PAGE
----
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Thread: Architectural Photography Tips?

  1. #1

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    Architectural Photography Tips?

    I have a project to photograph a bunch of local historical biuldings. I'm just going to shot the exteriors. The images are going to be used on websites, and also archived. I'm very familiar with landscape photography but haven't done much architechural photography. I'm planning on using my toyo 4x5 field camera. I have a 90mm and 210mm lenses. any suggestions as far as other lenses, films.. transparancy or negative, technique. thanks!

    brian

  2. #2

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    Architectural Photography Tips?

    Regarding lenses, nuch depends on how much room there is around the subject buildings. It is much easier to photograph when you are not cramped.

    Another factor is whether realistic or dramatic views are desired. For historical buildings I would guess straightforward recording would be wanted. In this case, if you have enough room to employ your 210mm, the job should be a piece of cake.

  3. #3

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    Architectural Photography Tips?

    You should read Photographing Buildings Inside and Out by Norman Mcgrath.

    You may not have room for the 210 and the 90 may crimp the bellows too much for the movements you need.

    Are you doing this in black and white or color? Color negs may not be as archival and if this is for historic purposes you need something that will last.

    Are you getting paid for this?

    steve simmons

  4. #4

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    Architectural Photography Tips?

    steve,

    So you think that I might want to get a mid range lens, like a 135, or 150 to add to my 2 lenses I have now? Also, I'm definaltely going to shoot in black and white, but color also. Which is more archival, color neg or transparancy? I'm not getting paid for this. I'm doing it as a volunteer for the local historical society. They approached me, and I'm happy to help out. Thanks!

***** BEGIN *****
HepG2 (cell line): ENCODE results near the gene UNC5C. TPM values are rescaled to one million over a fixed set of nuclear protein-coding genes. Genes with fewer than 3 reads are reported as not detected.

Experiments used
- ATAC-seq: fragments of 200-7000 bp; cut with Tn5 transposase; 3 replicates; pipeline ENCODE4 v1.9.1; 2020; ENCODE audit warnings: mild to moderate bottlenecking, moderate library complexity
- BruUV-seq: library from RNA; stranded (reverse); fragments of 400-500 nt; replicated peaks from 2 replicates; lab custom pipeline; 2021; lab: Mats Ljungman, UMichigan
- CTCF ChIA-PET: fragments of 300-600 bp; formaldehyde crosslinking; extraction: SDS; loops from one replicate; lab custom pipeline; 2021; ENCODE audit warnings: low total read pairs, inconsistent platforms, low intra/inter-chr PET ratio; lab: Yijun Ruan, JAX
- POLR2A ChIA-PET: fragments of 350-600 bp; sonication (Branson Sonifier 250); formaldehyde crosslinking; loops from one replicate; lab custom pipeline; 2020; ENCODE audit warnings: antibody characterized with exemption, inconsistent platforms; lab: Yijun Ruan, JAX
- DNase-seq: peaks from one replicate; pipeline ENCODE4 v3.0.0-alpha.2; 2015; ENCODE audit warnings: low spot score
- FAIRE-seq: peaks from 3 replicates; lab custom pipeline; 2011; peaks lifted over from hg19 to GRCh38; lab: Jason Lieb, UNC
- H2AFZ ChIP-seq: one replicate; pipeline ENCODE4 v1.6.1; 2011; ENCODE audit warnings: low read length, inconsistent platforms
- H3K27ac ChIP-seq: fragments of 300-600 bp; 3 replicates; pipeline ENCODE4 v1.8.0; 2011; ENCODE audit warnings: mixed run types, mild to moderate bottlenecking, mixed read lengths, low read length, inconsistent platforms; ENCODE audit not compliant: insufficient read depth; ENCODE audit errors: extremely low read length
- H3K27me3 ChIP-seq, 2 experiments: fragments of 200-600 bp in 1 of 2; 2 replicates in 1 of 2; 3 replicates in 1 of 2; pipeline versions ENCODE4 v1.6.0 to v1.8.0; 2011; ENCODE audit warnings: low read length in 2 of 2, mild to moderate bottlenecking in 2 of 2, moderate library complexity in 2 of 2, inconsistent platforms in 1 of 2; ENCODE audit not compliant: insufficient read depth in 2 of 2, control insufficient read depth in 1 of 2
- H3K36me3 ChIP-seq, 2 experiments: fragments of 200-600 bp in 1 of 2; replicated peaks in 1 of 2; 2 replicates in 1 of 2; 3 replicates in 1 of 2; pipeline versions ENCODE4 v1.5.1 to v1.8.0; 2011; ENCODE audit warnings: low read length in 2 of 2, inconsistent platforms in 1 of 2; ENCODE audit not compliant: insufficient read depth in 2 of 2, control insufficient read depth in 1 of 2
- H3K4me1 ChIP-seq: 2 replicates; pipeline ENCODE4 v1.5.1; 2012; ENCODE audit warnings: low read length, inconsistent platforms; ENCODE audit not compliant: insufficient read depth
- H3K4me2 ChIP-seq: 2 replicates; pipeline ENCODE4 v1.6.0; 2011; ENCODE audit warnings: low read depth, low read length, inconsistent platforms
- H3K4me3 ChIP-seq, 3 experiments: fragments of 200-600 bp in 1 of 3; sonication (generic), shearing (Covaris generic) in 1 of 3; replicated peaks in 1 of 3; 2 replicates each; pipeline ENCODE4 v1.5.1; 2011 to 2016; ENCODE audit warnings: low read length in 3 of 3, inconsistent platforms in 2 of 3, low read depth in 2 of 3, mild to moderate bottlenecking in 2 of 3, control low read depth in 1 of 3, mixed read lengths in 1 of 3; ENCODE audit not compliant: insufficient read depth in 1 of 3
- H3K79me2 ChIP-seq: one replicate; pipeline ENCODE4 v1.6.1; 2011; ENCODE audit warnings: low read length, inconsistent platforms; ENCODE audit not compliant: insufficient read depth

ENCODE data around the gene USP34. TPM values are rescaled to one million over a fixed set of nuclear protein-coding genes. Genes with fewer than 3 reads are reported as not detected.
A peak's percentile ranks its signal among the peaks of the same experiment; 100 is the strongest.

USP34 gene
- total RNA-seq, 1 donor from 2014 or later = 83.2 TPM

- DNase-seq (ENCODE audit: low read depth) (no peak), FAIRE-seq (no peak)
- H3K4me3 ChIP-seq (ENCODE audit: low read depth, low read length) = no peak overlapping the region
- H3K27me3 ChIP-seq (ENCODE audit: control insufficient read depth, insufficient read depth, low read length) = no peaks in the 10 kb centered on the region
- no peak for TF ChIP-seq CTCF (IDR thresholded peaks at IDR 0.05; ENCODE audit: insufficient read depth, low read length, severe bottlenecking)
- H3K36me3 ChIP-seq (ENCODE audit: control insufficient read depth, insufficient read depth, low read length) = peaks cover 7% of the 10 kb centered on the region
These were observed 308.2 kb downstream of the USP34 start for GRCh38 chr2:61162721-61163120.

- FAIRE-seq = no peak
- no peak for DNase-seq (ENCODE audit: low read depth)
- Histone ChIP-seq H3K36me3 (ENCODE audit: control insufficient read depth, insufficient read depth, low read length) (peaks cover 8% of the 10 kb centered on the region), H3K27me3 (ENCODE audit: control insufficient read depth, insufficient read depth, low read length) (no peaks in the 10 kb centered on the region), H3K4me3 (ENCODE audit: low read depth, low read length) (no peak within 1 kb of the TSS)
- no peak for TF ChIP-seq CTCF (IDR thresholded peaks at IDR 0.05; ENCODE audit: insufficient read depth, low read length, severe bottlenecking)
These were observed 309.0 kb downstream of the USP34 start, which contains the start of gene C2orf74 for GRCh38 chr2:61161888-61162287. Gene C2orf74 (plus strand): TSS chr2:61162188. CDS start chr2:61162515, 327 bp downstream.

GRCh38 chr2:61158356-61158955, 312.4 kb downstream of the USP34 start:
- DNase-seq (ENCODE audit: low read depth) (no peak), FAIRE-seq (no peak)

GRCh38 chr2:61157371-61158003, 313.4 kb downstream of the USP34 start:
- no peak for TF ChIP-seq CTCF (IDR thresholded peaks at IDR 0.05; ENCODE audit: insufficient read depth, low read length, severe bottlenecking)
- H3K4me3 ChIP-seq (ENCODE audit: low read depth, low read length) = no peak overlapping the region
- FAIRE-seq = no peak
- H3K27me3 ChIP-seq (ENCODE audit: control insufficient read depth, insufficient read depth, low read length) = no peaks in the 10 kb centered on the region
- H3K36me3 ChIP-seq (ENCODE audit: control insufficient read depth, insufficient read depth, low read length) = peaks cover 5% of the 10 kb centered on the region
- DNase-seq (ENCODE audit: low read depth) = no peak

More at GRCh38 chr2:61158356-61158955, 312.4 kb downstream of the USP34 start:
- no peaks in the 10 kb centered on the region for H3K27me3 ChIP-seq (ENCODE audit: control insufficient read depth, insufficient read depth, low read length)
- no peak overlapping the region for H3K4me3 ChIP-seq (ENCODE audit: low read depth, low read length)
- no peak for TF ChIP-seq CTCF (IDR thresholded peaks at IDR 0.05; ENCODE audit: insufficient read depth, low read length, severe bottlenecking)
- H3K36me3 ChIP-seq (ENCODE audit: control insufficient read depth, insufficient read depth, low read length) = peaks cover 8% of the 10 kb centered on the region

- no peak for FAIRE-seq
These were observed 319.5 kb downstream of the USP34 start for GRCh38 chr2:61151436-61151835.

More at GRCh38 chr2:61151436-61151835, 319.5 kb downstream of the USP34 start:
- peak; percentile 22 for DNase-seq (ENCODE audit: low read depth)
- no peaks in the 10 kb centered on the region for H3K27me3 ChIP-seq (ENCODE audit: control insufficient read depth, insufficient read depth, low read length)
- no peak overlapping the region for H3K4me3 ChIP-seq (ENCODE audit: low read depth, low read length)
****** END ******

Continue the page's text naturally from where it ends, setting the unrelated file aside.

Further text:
5. #5

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    Architectural Photography Tips?

    I use a 90, 135, and 210 as my standard architectural kit. The 135 gets used the most. My little Caltar II has plenty of room for movements and is a sharp little lens - won't break the bank neither. (Or rent one - obviously always an option.)

    Tho I have not seen actual numbers to back it up, my guess is Color Negative film will age more gracefully than Chromes.

    Make sure you get some sort of credit - if not payment, a thank you and a donation write off might be nice.

    Anyhow, sounds like a nice project. Have some fun with it.

  6. #6

    Architectural Photography Tips?

    I recently photographed a historic building for a client and I used lensed ranging from 58mm to 150mm. Most of the images were done with a 72mm and 90mm. I had a 240mm and 305mm but they never got used. You will probably find the 90mm seeing a lot of use. The Toyo barely can do much with the bellows cramped, can you use a camera better suited to the task? I used my Ebony 45SU and on one shot with a 110mm I had to use full rise (70mm) to get the image required.

  7. #7

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    Architectural Photography Tips?

    Something in the 120-135 range would be a nice mid range lens. I too am concerned about the camera allowing enough movement with a 90mm.

    Check with your color lab for their suggestions re color neg or transparency film. It might depend on the final output product and if there is a possibility for any type of reproduction.

    Good luck. I have done this type of thing a few times and I enjoyed it.

    steve

  8. #8
    Kirk Gittings's Avatar
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    Architectural Photography Tips?

    For many years I used only a 90 and a 210 on a Tachihara while I was a stringer for Architecture Magazine. That tool kit worked fine and I had many covers in those years.

    You might want to check out the arch. photo manual for the National Trust for Historic Preservation that I wrote many years ago.

    http://www.preservationbooks.org/showBook.asp?key=23
    Thanks,
    Kirk

    "When did photography become a desk job?" Kirk Gittings 2009

    KIRK GITTINGS
    WEBSITE

    LIGHT+SPACE+STRUCTURE (blog)

  9. #9

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    Architectural Photography Tips?

    I have room for movement of a 90mm lens on my Toyo, but my 90 is an f/8. This image circle doesn't allow for much movement. What other options do I have other than to buy a wider aperture 90 lens?

  10. #10

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    Architectural Photography Tips?

    When I was working for Architectural Record in the 70's my three lenses were 90, 150 & 250 on Calumet cameras, the wide and the longer rail. For the exterior work you propose perhaps a 125 would work better with the Toyo Field. I have that camera and for extreme movements it may be a bit constricted. Give it a try, it really depends on your distance from the subject. Enjoy your project and do not worry too much about the archival aspects.

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